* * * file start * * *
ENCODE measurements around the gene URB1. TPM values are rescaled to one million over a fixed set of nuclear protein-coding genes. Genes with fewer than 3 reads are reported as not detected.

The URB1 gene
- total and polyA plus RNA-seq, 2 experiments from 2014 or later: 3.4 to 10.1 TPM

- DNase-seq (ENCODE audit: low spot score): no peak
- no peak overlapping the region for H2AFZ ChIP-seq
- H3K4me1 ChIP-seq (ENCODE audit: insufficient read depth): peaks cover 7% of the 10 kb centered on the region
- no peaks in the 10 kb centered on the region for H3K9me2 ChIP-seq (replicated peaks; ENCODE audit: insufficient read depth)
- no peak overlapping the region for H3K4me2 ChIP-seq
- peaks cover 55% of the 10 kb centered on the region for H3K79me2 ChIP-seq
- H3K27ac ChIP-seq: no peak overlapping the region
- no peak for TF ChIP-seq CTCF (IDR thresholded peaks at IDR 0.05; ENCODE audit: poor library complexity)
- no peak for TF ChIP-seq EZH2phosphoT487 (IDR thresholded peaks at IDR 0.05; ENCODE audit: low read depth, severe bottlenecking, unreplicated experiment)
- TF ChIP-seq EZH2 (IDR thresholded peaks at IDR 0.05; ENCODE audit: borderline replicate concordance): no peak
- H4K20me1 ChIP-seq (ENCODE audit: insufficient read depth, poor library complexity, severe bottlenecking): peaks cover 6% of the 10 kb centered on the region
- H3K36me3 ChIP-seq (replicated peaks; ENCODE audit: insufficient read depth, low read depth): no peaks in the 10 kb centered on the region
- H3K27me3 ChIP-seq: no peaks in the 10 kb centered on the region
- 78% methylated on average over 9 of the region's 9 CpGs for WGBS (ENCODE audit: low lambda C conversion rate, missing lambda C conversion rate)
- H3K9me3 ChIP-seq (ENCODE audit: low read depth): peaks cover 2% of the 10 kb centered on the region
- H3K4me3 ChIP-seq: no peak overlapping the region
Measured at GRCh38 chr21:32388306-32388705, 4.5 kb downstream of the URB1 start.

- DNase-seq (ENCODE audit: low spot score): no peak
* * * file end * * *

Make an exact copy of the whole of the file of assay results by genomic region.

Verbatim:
ENCODE measurements around the gene URB1. TPM values are rescaled to one million over a fixed set of nuclear protein-coding genes. Genes with fewer than 3 reads are reported as not detected.

The URB1 gene
- total and polyA plus RNA-seq, 2 experiments from 2014 or later: 3.4 to 10.1 TPM

- DNase-seq (ENCODE audit: low spot score): no peak
- no peak overlapping the region for H2AFZ ChIP-seq
- H3K4me1 ChIP-seq (ENCODE audit: insufficient read depth): peaks cover 7% of the 10 kb centered on the region
- no peaks in the 10 kb centered on the region for H3K9me2 ChIP-seq (replicated peaks; ENCODE audit: insufficient read depth)
- no peak overlapping the region for H3K4me2 ChIP-seq
- peaks cover 55% of the 10 kb centered on the region for H3K79me2 ChIP-seq
- H3K27ac ChIP-seq: no peak overlapping the region
- no peak for TF ChIP-seq CTCF (IDR thresholded peaks at IDR 0.05; ENCODE audit: poor library complexity)
- no peak for TF ChIP-seq EZH2phosphoT487 (IDR thresholded peaks at IDR 0.05; ENCODE audit: low read depth, severe bottlenecking, unreplicated experiment)
- TF ChIP-seq EZH2 (IDR thresholded peaks at IDR 0.05; ENCODE audit: borderline replicate concordance): no peak
- H4K20me1 ChIP-seq (ENCODE audit: insufficient read depth, poor library complexity, severe bottlenecking): peaks cover 6% of the 10 kb centered on the region
- H3K36me3 ChIP-seq (replicated peaks; ENCODE audit: insufficient read depth, low read depth): no peaks in the 10 kb centered on the region
- H3K27me3 ChIP-seq: no peaks in the 10 kb centered on the region
- 78% methylated on average over 9 of the region's 9 CpGs for WGBS (ENCODE audit: low lambda C conversion rate, missing lambda C conversion rate)
- H3K9me3 ChIP-seq (ENCODE audit: low read depth): peaks cover 2% of the 10 kb centered on the region
- H3K4me3 ChIP-seq: no peak overlapping the region
Measured at GRCh38 chr21:32388306-32388705, 4.5 kb downstream of the URB1 start.

- DNase-seq (ENCODE audit: low spot score): no peak